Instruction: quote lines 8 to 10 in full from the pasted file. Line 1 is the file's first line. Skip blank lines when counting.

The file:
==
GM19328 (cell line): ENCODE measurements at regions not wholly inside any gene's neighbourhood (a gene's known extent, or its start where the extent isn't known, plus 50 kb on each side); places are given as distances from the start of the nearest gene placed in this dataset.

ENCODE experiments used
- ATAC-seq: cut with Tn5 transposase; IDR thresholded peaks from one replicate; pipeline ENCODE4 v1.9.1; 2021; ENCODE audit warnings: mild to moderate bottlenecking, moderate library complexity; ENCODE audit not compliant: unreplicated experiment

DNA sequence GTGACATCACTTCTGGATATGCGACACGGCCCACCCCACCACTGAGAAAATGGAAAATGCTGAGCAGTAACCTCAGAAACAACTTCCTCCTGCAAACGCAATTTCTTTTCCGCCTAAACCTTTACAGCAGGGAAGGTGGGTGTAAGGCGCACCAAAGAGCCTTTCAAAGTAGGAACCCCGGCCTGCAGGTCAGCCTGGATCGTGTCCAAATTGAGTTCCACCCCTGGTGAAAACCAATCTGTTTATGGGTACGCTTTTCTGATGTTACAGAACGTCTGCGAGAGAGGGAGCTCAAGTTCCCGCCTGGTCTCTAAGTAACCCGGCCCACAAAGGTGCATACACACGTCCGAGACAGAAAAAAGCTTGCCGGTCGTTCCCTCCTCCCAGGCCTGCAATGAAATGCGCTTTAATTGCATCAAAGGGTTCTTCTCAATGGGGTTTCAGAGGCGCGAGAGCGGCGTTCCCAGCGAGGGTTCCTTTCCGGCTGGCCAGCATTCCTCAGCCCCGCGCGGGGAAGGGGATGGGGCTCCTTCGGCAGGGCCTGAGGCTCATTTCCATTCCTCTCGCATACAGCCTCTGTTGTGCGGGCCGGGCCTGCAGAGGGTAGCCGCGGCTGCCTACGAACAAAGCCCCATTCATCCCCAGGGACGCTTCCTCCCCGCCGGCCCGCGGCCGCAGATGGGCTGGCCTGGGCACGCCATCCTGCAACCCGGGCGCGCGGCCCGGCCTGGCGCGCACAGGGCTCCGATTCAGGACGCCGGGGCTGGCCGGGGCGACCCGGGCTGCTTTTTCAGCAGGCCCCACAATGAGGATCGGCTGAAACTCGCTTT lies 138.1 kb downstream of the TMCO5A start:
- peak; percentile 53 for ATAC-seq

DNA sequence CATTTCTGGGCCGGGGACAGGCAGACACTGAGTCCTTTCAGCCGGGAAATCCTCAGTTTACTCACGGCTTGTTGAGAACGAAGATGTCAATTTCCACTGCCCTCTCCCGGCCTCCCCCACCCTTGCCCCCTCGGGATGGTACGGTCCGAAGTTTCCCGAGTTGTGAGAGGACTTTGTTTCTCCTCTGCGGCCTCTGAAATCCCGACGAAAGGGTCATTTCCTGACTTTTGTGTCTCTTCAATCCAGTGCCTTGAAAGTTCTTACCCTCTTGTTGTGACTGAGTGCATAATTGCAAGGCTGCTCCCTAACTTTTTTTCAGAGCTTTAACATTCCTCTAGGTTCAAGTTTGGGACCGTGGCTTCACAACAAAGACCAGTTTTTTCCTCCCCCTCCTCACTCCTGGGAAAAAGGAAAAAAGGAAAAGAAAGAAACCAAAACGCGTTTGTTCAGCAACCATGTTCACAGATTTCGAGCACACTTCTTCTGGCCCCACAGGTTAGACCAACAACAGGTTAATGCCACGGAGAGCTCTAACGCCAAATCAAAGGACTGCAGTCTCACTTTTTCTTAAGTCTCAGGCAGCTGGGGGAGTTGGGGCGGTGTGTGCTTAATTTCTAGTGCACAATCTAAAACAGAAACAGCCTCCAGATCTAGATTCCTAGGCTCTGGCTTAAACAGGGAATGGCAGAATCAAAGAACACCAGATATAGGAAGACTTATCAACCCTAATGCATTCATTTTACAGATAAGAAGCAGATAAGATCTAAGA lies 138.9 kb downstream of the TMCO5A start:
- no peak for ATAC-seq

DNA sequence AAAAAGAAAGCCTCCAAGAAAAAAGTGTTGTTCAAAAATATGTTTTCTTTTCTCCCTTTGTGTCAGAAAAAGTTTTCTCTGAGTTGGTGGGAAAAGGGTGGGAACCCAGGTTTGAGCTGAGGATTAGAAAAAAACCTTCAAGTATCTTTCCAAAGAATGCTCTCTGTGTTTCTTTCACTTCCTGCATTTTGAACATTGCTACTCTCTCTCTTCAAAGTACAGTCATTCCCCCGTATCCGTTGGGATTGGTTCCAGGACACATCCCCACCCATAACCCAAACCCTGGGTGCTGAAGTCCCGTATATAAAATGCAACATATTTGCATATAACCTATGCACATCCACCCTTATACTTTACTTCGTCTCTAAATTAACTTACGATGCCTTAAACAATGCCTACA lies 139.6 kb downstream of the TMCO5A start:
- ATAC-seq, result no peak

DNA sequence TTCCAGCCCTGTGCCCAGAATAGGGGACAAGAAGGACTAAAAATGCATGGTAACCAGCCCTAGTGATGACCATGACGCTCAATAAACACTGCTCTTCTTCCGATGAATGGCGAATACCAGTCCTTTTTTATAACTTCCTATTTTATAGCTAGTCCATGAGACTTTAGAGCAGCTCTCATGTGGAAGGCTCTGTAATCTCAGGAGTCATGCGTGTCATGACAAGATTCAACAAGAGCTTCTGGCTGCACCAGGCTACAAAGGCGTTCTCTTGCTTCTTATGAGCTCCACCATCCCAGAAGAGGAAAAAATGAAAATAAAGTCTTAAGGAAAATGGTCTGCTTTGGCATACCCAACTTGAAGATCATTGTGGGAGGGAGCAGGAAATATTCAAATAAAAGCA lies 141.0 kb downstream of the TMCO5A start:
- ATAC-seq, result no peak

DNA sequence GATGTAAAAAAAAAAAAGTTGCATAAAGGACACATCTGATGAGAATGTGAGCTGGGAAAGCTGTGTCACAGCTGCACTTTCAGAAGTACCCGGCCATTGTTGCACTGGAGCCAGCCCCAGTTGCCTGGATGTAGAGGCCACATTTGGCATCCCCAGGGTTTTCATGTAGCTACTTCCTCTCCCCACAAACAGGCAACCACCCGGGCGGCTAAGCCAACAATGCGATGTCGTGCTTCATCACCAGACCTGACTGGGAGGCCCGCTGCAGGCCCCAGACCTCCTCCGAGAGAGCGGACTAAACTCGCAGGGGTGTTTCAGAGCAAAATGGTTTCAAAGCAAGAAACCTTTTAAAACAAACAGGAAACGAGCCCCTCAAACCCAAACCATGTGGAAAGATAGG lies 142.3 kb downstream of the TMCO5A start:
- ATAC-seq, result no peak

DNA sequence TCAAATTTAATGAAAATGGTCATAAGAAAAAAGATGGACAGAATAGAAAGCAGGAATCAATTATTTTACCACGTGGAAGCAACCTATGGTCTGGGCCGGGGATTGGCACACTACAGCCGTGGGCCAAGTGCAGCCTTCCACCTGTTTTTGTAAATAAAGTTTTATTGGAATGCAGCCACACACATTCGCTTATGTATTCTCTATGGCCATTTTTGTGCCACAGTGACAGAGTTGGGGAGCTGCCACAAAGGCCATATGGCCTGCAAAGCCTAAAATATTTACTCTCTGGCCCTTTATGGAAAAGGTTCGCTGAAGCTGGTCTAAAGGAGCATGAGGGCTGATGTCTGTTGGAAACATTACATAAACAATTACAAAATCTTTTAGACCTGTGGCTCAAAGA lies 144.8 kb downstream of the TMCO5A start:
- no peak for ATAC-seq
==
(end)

DNA sequence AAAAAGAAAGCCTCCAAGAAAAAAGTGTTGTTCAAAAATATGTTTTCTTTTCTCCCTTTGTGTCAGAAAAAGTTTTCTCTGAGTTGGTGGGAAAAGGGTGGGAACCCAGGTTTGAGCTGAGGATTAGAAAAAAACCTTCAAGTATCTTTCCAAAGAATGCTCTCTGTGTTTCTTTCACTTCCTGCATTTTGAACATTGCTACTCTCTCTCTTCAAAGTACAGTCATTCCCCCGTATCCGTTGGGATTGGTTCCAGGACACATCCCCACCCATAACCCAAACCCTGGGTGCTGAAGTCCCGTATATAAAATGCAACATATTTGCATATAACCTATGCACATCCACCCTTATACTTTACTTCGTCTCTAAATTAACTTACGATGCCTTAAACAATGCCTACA lies 139.6 kb downstream of the TMCO5A start:
- ATAC-seq, result no peak

DNA sequence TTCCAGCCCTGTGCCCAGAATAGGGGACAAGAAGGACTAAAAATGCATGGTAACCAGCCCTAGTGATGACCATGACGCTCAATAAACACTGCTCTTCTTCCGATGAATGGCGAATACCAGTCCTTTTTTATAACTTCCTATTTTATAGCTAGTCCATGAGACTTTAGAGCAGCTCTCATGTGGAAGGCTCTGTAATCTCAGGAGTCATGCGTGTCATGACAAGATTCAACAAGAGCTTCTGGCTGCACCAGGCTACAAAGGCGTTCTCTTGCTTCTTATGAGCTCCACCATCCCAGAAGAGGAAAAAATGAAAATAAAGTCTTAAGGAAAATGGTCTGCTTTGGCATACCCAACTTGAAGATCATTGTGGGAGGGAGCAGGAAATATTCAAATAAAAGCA lies 141.0 kb downstream of the TMCO5A start: